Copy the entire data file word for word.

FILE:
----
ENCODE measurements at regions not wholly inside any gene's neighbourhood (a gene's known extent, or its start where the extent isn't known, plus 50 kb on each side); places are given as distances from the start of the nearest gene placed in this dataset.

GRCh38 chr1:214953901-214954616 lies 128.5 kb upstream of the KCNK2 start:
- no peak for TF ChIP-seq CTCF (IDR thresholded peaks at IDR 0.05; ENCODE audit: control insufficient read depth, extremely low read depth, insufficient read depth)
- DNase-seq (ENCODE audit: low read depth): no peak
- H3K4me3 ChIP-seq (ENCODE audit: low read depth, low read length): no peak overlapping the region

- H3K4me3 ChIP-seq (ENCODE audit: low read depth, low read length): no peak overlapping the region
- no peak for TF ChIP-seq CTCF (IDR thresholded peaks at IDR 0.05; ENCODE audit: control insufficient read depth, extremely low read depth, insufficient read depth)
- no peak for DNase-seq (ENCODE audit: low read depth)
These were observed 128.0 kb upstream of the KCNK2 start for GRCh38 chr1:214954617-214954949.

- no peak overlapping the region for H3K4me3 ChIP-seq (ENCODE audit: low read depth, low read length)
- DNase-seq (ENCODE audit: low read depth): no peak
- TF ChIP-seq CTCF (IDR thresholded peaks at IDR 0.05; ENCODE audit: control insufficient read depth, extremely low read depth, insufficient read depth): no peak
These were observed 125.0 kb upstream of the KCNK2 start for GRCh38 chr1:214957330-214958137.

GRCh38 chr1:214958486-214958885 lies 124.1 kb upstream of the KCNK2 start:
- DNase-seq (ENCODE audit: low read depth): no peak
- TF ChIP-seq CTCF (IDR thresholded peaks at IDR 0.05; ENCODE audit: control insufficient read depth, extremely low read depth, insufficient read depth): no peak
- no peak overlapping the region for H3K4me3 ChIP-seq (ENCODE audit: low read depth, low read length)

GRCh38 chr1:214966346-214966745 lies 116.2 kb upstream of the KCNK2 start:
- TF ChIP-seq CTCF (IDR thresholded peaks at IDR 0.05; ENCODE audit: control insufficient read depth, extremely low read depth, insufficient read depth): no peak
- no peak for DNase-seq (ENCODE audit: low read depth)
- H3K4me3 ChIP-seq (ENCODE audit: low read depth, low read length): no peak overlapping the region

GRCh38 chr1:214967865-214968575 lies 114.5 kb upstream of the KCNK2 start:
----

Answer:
ENCODE measurements at regions not wholly inside any gene's neighbourhood (a gene's known extent, or its start where the extent isn't known, plus 50 kb on each side); places are given as distances from the start of the nearest gene placed in this dataset.

GRCh38 chr1:214953901-214954616 lies 128.5 kb upstream of the KCNK2 start:
- no peak for TF ChIP-seq CTCF (IDR thresholded peaks at IDR 0.05; ENCODE audit: control insufficient read depth, extremely low read depth, insufficient read depth)
- DNase-seq (ENCODE audit: low read depth): no peak
- H3K4me3 ChIP-seq (ENCODE audit: low read depth, low read length): no peak overlapping the region

- H3K4me3 ChIP-seq (ENCODE audit: low read depth, low read length): no peak overlapping the region
- no peak for TF ChIP-seq CTCF (IDR thresholded peaks at IDR 0.05; ENCODE audit: control insufficient read depth, extremely low read depth, insufficient read depth)
- no peak for DNase-seq (ENCODE audit: low read depth)
These were observed 128.0 kb upstream of the KCNK2 start for GRCh38 chr1:214954617-214954949.

- no peak overlapping the region for H3K4me3 ChIP-seq (ENCODE audit: low read depth, low read length)
- DNase-seq (ENCODE audit: low read depth): no peak
- TF ChIP-seq CTCF (IDR thresholded peaks at IDR 0.05; ENCODE audit: control insufficient read depth, extremely low read depth, insufficient read depth): no peak
These were observed 125.0 kb upstream of the KCNK2 start for GRCh38 chr1:214957330-214958137.

GRCh38 chr1:214958486-214958885 lies 124.1 kb upstream of the KCNK2 start:
- DNase-seq (ENCODE audit: low read depth): no peak
- TF ChIP-seq CTCF (IDR thresholded peaks at IDR 0.05; ENCODE audit: control insufficient read depth, extremely low read depth, insufficient read depth): no peak
- no peak overlapping the region for H3K4me3 ChIP-seq (ENCODE audit: low read depth, low read length)

GRCh38 chr1:214966346-214966745 lies 116.2 kb upstream of the KCNK2 start:
- TF ChIP-seq CTCF (IDR thresholded peaks at IDR 0.05; ENCODE audit: control insufficient read depth, extremely low read depth, insufficient read depth): no peak
- no peak for DNase-seq (ENCODE audit: low read depth)
- H3K4me3 ChIP-seq (ENCODE audit: low read depth, low read length): no peak overlapping the region

GRCh38 chr1:214967865-214968575 lies 114.5 kb upstream of the KCNK2 start: